The death of Shock G, Old Rappers dying at 50, and how stress shortens what time we have

Black men just don't live very long do we?

Shock G, a.k.a. Humpty Hump, a.k.a. Greg Jacobs, the bi-coastal rapper and musician of Digital Underground died at the age of 57. This is a leader of the band that gave a young Tupac Shakur his job as a dancer (and record carrier), who years later introduced him to the music world on Same Song before producing his debut album 2Pacalypse Now. You might even remember him as a talking head on Hip Hop Evolution on Netflix.

Many people don’t today don’t remember Digital Underground’s work, but they were a full hip hop band that started in 1987. They made great music and Shock G in particular was an amazing musician. At the time of this writing there is no reason being given for Shock G’s death, only that he was found alone in a hotel room in Tampa, Florida. My heart goes out to his family, friends and hip hop culture as a whole. For once I can truly understand the phrase, “last of a dying breed.” Because while Shock G’s passing is unexpected and traumatic, it happening so soon after both Black Rob and DMX died this April makes it hard to not worry about every rapper you’ve ever enjoyed who’s lived to be anywhere near 40.

Here’s a list of classic rappers we’ve lost to something other than violence over the past 6 months:

  • Black Rob, 51 - Kidney failure and homelessness
  • DMX, 50 - Heart failure brought about by a drug overdose
  • Prince Markie Dee of the Fat Boys, 52 - Congestive heart failure
  • MF Doom, 49 - Unknown but people suspect it was self inflicted
  • John “Ecstasy” Fletcher of Whodini, 56 - Unknown

Six rappers, all black men, dead in their 50s, and killed by problems with drugs and heart issues; or what I like to refer to as depression and sadness diseases. Diseases that take many Black men every day. This is what it can look like when stress is so great that we have to seek things to soothe us and help us get through.

Rap as culture isn’t really that old to begin with, but with every early death we lose more of the stories and memories that bind us. The OGs like Kool Herc are in their 60s which is starting to seem like more and more like one last feat of originator magic unto itself. They gave us beats. They gave us rhymes. They gave us Black male longevity to the age of… 70… maybe. We got used to murders taking the lives since hip hop’s inception. That hasn’t let up at all; however, rappers dying of old Black age is a new kind of pain to get used to.

KRS-One is 55, Chuck D is only 57, and Grandmasters Flash and Melle Mel are 59 while Ice T is holding it down at 61 is still chasing crooks on TV and playing one in his metal band, Body Count. While Dr. Dre is 57, he had an aneurysm in January of this year! No idea what causes something like that, but high blood pressure and dealing with a contentious divorce are certainly most likely culprits.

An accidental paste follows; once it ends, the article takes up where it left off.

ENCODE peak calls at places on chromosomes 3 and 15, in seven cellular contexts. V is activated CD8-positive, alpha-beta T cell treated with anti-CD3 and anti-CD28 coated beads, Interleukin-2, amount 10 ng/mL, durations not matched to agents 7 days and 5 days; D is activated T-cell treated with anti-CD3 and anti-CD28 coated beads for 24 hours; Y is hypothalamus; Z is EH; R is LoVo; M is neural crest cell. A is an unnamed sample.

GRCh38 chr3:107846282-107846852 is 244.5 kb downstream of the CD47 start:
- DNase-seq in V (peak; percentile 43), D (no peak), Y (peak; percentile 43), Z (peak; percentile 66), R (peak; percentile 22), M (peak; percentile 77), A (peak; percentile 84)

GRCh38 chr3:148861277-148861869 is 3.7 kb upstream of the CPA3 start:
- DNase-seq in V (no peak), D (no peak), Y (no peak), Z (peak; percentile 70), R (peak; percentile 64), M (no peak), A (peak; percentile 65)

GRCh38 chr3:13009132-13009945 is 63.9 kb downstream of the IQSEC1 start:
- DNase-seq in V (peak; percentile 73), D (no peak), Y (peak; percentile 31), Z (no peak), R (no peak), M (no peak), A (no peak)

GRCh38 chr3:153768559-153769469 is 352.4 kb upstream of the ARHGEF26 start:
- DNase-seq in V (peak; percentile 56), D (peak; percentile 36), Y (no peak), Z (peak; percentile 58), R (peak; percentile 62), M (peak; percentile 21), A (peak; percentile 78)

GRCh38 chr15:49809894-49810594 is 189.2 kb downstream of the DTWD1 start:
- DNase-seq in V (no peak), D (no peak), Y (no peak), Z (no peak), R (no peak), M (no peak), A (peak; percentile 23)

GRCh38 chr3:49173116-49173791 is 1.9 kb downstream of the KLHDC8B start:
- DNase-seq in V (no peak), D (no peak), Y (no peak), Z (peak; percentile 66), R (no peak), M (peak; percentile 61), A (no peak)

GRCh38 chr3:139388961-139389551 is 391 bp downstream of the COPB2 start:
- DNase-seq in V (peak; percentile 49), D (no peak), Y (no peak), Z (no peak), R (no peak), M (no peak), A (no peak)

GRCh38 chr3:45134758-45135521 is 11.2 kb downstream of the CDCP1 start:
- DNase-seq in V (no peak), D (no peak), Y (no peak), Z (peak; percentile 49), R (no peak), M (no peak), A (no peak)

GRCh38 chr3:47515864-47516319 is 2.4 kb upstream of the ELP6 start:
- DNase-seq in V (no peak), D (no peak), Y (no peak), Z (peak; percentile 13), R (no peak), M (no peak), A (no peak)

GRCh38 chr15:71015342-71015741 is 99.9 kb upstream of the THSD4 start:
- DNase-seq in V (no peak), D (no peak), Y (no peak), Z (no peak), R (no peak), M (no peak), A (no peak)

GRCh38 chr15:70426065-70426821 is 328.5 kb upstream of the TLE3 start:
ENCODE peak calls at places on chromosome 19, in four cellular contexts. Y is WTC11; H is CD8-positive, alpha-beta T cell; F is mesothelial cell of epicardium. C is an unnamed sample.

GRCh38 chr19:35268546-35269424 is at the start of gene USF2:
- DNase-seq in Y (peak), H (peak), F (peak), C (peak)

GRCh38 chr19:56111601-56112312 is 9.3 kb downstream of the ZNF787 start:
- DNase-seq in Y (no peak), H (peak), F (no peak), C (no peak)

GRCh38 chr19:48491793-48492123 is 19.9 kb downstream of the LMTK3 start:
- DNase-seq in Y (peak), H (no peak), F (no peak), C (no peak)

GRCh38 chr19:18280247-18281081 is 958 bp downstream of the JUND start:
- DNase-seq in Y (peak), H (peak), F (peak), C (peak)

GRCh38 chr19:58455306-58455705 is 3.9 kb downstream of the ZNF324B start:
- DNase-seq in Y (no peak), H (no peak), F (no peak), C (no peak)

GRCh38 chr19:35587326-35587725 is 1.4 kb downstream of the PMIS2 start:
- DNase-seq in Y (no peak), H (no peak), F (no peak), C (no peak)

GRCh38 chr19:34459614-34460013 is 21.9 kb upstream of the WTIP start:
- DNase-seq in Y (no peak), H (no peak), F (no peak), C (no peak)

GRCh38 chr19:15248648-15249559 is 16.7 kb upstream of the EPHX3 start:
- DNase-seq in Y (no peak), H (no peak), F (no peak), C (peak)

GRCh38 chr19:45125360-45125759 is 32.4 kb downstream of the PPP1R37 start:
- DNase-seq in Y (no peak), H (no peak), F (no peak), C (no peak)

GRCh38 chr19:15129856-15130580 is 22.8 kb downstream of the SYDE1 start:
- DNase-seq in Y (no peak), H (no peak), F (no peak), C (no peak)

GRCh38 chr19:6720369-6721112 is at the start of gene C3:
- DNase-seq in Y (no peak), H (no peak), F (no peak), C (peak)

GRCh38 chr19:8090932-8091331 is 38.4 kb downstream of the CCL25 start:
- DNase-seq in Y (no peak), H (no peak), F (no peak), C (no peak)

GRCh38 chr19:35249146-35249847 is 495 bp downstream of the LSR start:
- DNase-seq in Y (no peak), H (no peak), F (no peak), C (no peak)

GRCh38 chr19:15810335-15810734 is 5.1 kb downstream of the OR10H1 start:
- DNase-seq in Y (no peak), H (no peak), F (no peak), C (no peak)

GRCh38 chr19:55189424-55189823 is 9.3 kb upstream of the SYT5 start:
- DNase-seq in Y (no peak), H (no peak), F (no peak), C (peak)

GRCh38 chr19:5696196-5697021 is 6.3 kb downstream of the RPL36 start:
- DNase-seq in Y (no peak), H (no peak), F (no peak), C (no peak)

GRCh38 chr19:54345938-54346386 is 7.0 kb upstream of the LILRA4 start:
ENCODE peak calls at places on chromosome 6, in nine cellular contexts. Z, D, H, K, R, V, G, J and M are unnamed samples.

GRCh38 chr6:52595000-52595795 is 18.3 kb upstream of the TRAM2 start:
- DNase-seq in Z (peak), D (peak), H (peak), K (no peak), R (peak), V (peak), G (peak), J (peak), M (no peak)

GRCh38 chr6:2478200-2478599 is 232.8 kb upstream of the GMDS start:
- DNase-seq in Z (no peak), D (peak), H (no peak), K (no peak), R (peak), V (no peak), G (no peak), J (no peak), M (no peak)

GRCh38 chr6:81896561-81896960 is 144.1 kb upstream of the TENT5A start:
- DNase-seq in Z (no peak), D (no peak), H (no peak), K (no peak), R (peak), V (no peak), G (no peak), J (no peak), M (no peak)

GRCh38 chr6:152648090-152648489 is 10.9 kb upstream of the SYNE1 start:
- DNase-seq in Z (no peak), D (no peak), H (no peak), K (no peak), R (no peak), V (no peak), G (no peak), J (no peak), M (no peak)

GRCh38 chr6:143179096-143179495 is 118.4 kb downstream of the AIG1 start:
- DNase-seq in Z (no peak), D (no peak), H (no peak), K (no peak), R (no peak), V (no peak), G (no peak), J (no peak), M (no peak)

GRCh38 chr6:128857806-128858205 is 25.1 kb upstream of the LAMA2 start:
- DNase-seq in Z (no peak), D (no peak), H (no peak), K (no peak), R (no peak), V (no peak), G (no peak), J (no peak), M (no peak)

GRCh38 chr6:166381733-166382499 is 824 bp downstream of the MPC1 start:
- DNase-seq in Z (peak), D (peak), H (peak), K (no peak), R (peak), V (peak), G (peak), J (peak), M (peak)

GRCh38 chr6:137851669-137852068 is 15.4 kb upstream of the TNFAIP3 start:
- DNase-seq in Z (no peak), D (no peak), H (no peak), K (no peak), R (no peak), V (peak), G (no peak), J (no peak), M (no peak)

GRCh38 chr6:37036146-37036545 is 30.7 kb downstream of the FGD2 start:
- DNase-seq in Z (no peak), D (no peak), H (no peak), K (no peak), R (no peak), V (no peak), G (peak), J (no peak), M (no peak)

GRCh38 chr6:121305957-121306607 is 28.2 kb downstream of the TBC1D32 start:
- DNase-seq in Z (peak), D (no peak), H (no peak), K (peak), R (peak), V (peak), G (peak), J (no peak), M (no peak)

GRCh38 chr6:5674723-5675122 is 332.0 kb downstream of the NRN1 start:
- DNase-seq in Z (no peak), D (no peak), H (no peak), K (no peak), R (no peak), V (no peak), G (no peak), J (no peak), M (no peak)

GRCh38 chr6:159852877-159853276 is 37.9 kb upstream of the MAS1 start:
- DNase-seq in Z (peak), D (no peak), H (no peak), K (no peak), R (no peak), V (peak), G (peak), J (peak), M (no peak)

Obviously, as ages increase we will see more deaths, but as you can already tell, Black people die rather young already. While wealth may make a difference up to a point, fame doesn’t seem to help much with at all. Not for Black folks. For reference, all of 80s hair metal bad boys Mötley Crüe are still alive today, with Mick Mars pushing 70, and Nikki Sixx still holding on after literally dying of a drug overdose in 1987, and being revived.

Rap and Blackness will eventually catch up to you.

As a rapper, I can tell you first hand that being a rapper is hard, and since some say fame is abuse that likely exacerbates the issue for anyone famous and not rich. As a Black man, I can tell you being Black is no picnic either. That’s because the word “picnic” has completely racist origins so every time a Black person uses it you kind of shit on yourself.

Don't look too closely at those trees is what I'm saying... Photo by Taisiia Stupak / Unsplash

Actually, that’s not really true, but the fact you have to consider it sort of tells you what you need to know. As a Black person there is a stress to just…being . Money, and good decisions may help you live longer, but so can paranoia and luck which are both very stressful and impossible to control anyway. Epigenetically speaking, even with a good family life, Black people start lives with a deficit of joy and a challenge to their health. And this is before we take on bad habits like alcohol and soul food, and drug use.